Classroom | Hans van Vrouwerf
Classroom | Hans van Vrouwerf

What do you like about visiting religious buildings?

The best thing about visiting abandoned churches is that you can go everywhere. The complete silence, with only the sound of a camera shutter filling the space, is truly remarkable. When you visit a theater you feel like you’re the star of the night but there is no audience to see you. Empty seats covered in mold remind you of better days and show you the last show was years ago, the only public you might have are pigeons — that can actually scare you with their strange noises.

Typo? | Hans van Vrouwerf
Typo? | Hans van Vrouwerf

Your favorite building you’ve ever photographed?

My absolute number one is a Belgian monastery that has now been reconverted, which is a good thing. The old building had character, long hallways with peeling paint, and a lot of stuff was still there. The hallways were almost like a maze and it was a real joy to explore and photograph this building. Almost every building has its own character, and with the right amount of time and the correct light it can become extraordinary.

Pinocchio, Don't Lie | Hans van Vrouwerf
Pinocchio, Don’t Lie | Hans van Vrouwerf

What’s in your bag, Hans?

It’s a Nikon (sorry Canon fanboys), a D800. This camera never failed me and I have two bodies. Lenses are the Tokina 16-28mm F2.8 AT-X, Samyang 14mm F2.8 ED AS IF Tamron 24-70mm F2.8 SP and the Nikon 50mm F1.8 G. All this is used on a Manfrotto 055xprob tripod with 804 RC2 head. I carry it in a Kata bag that looks terrible and is covered with dust, scratches and dirt.

Post-processing?

On a 27″ Mac with Datacolor Spider for calibration, CS Photoshop and Lightroom plus Nik filters and Macphun Intensify and Tonality.

Boiler Room | Hans van Vrouwerf
Boiler Room | Hans van Vrouwerf

Hans van Vrouwerf started his photographic career after having worked in the international corporate world for over a decade. He followed a proper photography education in the late hours after work. One day, he photographed an old stone factory nearby. He was hooked and started to travel throughout Europe in search of old abandoned buildings. In the meanwhile he started his own photography company PhotoSolutions. Hans van Vrouwerf is currently working on a book.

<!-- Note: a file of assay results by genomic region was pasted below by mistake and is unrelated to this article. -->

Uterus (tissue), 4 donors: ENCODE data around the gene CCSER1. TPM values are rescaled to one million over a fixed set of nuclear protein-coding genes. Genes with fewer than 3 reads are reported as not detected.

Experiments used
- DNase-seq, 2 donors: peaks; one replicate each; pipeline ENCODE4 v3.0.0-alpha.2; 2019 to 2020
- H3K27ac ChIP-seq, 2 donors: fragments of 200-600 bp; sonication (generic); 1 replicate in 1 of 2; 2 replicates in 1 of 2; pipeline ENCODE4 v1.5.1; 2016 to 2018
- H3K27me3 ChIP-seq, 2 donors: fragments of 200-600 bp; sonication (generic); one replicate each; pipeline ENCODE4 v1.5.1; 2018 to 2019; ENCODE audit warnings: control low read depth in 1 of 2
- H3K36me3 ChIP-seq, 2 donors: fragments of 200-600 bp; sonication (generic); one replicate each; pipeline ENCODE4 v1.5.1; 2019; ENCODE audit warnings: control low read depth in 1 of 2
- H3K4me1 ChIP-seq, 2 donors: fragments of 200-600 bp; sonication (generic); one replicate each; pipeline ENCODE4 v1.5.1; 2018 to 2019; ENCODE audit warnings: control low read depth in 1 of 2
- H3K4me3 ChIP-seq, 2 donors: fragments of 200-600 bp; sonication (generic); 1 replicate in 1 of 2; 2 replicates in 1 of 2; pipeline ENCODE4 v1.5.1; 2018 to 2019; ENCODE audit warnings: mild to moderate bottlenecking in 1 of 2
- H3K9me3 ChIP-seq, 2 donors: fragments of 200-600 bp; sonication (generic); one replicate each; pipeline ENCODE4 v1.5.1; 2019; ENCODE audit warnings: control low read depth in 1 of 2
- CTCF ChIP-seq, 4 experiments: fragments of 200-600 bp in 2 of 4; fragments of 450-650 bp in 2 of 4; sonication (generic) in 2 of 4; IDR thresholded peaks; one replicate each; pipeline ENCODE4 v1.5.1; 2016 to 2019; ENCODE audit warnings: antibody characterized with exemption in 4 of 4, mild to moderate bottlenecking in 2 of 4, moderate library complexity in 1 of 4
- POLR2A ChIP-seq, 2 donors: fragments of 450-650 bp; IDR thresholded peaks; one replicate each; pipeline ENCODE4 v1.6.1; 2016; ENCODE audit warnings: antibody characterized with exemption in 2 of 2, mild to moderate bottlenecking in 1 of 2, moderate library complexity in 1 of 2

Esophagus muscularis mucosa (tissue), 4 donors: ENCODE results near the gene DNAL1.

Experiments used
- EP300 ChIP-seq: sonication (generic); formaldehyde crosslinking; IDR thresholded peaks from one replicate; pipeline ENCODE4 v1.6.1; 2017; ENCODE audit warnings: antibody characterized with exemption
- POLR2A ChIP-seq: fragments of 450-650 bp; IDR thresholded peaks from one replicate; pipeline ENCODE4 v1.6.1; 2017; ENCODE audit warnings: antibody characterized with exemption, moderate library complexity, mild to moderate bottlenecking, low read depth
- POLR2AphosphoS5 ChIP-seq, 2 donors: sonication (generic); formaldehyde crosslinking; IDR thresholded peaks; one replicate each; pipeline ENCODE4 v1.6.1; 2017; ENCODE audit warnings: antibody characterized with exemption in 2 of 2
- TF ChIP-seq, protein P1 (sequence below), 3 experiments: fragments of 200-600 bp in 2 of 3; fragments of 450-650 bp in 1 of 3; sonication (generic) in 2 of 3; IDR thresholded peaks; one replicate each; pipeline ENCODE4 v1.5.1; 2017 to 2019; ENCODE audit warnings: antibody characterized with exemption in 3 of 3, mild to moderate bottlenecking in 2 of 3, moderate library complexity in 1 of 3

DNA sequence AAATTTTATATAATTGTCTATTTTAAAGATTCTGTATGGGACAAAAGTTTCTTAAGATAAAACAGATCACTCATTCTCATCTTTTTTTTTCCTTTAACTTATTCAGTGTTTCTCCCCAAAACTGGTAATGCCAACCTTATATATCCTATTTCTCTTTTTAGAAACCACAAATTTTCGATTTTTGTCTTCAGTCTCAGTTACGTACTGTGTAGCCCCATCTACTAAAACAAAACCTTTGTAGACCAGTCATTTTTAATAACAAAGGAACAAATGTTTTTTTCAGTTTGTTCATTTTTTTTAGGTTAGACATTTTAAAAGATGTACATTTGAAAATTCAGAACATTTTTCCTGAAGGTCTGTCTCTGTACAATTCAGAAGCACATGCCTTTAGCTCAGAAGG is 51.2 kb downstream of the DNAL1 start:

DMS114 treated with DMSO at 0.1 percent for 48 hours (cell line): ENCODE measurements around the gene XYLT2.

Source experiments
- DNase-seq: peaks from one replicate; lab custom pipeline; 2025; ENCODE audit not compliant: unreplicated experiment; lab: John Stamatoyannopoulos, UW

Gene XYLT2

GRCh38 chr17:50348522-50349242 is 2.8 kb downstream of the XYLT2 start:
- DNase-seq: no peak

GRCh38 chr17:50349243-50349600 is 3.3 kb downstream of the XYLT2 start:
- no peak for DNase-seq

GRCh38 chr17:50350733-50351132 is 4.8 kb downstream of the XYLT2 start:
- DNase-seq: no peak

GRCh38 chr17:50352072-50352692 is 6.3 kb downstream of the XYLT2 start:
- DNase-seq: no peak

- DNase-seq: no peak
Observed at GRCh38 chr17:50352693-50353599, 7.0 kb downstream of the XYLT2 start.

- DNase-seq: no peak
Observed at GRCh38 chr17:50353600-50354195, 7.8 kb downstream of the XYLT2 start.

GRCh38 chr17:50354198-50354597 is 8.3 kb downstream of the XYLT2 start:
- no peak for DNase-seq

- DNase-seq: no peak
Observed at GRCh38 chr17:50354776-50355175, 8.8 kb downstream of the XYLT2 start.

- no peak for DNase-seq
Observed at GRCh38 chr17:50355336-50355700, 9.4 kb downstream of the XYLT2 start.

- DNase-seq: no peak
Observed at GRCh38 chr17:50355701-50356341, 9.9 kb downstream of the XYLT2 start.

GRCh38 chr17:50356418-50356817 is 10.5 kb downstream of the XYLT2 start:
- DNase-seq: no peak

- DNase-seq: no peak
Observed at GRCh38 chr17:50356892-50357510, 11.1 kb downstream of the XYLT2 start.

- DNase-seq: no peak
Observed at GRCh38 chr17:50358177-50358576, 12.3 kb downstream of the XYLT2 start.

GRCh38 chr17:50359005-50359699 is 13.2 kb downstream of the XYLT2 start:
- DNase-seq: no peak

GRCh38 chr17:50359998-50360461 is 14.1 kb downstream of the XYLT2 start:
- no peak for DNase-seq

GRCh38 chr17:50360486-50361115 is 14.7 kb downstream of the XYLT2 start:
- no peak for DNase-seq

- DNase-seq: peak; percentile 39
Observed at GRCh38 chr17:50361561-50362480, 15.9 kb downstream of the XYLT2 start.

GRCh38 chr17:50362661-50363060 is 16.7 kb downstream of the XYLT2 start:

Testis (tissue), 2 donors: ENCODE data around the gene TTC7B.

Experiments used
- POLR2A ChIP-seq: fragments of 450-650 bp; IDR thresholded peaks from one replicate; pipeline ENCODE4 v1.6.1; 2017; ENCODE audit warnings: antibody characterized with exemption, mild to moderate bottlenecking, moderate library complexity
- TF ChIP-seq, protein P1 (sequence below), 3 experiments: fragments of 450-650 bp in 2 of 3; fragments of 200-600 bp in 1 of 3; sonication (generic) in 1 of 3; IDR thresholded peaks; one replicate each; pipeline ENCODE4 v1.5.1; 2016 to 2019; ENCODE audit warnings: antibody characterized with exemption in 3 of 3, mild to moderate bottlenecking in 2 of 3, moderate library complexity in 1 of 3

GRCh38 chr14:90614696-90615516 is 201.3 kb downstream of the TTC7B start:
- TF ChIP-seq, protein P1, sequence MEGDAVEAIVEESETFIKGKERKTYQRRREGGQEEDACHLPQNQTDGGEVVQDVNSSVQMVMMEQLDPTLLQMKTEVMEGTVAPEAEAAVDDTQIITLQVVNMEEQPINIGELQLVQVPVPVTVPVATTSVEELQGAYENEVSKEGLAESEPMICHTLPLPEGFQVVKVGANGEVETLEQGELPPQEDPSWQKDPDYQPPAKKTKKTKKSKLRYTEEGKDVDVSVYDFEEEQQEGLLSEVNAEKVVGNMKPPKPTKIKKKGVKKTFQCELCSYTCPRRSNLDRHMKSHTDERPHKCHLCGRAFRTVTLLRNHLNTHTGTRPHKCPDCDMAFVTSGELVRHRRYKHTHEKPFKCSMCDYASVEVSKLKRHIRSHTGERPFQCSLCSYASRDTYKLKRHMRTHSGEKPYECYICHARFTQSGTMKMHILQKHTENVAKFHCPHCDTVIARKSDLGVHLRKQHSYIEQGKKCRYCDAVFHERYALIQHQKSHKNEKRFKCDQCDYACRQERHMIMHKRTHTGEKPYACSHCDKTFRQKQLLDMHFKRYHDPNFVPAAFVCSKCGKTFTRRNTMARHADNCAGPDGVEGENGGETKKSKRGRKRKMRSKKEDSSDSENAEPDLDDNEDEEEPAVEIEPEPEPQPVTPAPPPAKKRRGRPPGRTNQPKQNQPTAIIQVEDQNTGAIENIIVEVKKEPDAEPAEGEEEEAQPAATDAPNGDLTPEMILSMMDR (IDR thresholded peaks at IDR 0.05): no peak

Says Hans:

If you don’t build your dream, someone else will hire you to build theirs!

Hallway | Hans van Vrouwerf
Hallway | Hans van Vrouwerf
All That's Left | Hans van Vrouwerf
All That’s Left | Hans van Vrouwerf
Well Preserved | Hans van Vrouwerf
Well Preserved | Hans van Vrouwerf
Going Against the Grain | Hans van Vrouwerf
Going Against the Grain | Hans van Vrouwerf
I Need a Doctor | Hans van Vrouwerf
I Need a Doctor | Hans van Vrouwerf
Last Stand | Hans van Vrouwerf
Last Stand | Hans van Vrouwerf
Almighty | Hans van Vrouwerf
Almighty | Hans van Vrouwerf
Leave While You Can | Hans van Vrouwerf
Leave While You Can | Hans van Vrouwerf
Peeling Paint & Curly Wallpaper | Hans van Vrouwerf
Peeling Paint & Curly Wallpaper | Hans van Vrouwerf
Isolation | Hans van Vrouwerf
Isolation | Hans van Vrouwerf
One Upon a Time | Hans van Vrouwerf
One Upon a Time | Hans van Vrouwerf
Perfect World | Hans van Vrouwerf
Perfect World | Hans van Vrouwerf
R.I.P. | Hans van Vrouwerf
R.I.P. | Hans van Vrouwerf
Masterroom | Hans van Vrouwerf
Masterroom | Hans van Vrouwerf
A Night at the Opera | Hans van Vrouwerf
A Night at the Opera | Hans van Vrouwerf
Prime Time | Hans van Vrouwerf
Prime Time | Hans van Vrouwerf
Memories | Hans van Vrouwerf
Memories | Hans van Vrouwerf
Gone | Hans van Vrouwerf
Gone | Hans van Vrouwerf
The Sofa | Hans van Vrouwerf
The Sofa | Hans van Vrouwerf
The Chair | Hans van Vrouwerf
The Chair | Hans van Vrouwerf
Church of Doom | Hans van Vrouwerf
Church of Doom | Hans van Vrouwerf
Father & Son | Hans van Vrouwerf
Father & Son | Hans van Vrouwerf




  • thanks Dan for the article!

    and thanks to Hans for these fantastic images and the interview!
    The light is amazing and perfect and the compositions make me feel beeing there.
    Everybody, how likes these images and abandoned places should go to Hans web site and enjoy these and many more.
    Thanks
    dierk